Pretty clearly it is not correct. In the original Greek the verb "is" does not occur at all, being understood, but not expressed. In English we must express it, and the question is as to where it should be inserted. There are eight other passages of similar construction in the New Testament, and each of these has been translated by the Revisers as in the Authorized Version. Only in 2 Timothy 3:16 have they twisted the sentence round in this way. One of these eight Scriptures is Hebrews 4:13. If we translated that according to the Reviser's rendering of our verse it would read: "All things that are naked are also opened to the eyes of Him with whom we have to do," which on the face of it would be absurd. Indeed, the Scripture in Timothy looks foolish as translated by the Revisers, inasmuch as they turn it into a statement of the perfectly self-evident truth that every God-breathed writing is good. That Timothy well knew; the assurance he needed in view of the apostles' departure was that "ALL scripture is God-breathed."
How do you account for the fact that the sayings of evil men have a place in the Bible; are these inspired?
By no means. It is easy, however, to account for them. The explanation lies in the difference between revelation and inspiration. Not all Scripture is direct revelation from God. Some of it is history in which the sayings of evil men and even of Satan are recorded. Again, a book like Ecclesiastes is largely the record of Solomon's thoughts and reasonings and disillusionments while seeking happiness in the gratification of his natural desires. Yet all is given to us by inspiration of God. We have divinely accurate accounts of what was done or said; and Solomon is led to record his mental struggles with such divine fitness as to be profitable for our warning and correction.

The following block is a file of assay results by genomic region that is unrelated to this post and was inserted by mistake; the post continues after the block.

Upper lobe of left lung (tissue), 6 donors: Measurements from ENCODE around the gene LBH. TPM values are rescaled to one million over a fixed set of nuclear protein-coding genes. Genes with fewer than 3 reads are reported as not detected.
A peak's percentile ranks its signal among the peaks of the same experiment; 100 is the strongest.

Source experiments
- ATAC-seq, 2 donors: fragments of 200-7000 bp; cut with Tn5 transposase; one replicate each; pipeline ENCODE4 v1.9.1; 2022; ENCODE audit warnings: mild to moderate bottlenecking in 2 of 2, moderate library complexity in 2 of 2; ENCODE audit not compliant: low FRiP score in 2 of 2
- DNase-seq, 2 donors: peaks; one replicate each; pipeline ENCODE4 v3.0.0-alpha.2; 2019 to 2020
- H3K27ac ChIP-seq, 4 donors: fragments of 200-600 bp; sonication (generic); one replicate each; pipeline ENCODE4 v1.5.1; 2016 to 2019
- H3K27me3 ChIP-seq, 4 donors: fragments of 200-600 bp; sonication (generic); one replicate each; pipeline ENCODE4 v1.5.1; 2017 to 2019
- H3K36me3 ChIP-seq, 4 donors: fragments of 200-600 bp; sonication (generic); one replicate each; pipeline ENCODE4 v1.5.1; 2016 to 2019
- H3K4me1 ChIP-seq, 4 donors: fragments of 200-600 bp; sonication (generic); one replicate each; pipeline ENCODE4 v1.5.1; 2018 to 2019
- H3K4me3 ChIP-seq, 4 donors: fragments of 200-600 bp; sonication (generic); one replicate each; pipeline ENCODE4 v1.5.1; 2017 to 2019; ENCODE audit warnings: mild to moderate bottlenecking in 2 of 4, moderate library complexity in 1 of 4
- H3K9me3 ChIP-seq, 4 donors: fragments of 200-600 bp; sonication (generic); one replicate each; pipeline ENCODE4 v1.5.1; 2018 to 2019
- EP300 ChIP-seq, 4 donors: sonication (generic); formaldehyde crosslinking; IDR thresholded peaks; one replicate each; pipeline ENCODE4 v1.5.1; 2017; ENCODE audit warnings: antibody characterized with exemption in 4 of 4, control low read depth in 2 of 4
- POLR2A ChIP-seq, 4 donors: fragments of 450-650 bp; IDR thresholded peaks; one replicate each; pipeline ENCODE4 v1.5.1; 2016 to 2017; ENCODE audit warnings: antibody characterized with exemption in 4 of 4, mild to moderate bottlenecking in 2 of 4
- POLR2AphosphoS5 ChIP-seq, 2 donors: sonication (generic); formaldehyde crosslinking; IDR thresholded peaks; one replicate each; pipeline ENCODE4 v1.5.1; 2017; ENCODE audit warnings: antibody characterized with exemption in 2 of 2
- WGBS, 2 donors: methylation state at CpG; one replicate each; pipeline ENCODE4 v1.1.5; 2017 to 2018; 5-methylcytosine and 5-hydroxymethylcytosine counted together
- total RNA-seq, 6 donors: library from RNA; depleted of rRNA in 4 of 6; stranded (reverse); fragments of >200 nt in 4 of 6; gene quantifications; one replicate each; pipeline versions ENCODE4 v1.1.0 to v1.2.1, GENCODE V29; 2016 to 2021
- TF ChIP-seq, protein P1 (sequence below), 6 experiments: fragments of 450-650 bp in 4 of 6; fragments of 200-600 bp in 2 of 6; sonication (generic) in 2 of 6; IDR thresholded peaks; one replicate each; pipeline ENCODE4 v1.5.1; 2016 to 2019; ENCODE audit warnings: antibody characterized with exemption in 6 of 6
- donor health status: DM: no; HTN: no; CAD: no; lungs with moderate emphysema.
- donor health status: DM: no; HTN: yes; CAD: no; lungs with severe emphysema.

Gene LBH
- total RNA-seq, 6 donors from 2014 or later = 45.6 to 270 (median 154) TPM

If an illustration of this be needed, turn to Ecclesiastes 2:24: "There is nothing better for a man, than that he should eat and drink, and that he should make his soul enjoy good in his labour." Is this a revelation from God? Is it God's voice telling us that food and drink are, after all, the highest good? Emphatically No! What, then? It is the divinely inspired record of the extreme folly to which the wisest of men may be led if he have no light above his natural reason and observation! — and how good of God to give us a peep at this in His inspired record.
Some people like just to open the Bible and take the first verse their eye falls upon as a direct message from God to them. Is this a right procedure?
Hardly. We are quite willing to believe that there have been occasions when people have in that way lighted on remarkable verses that have come to them with much point, yet any such haphazard method practised in a habitual way is unworthy of the inspired Word of God.
It is written not for the lazy, but for diligent searchers for truth and guidance like the Berean Jews (Acts 17:11), who read it in faith and dependence on God. Only thus do we, "rightly divide" (2 Tim. 2:15) its contents and obtain light and wisdom from God.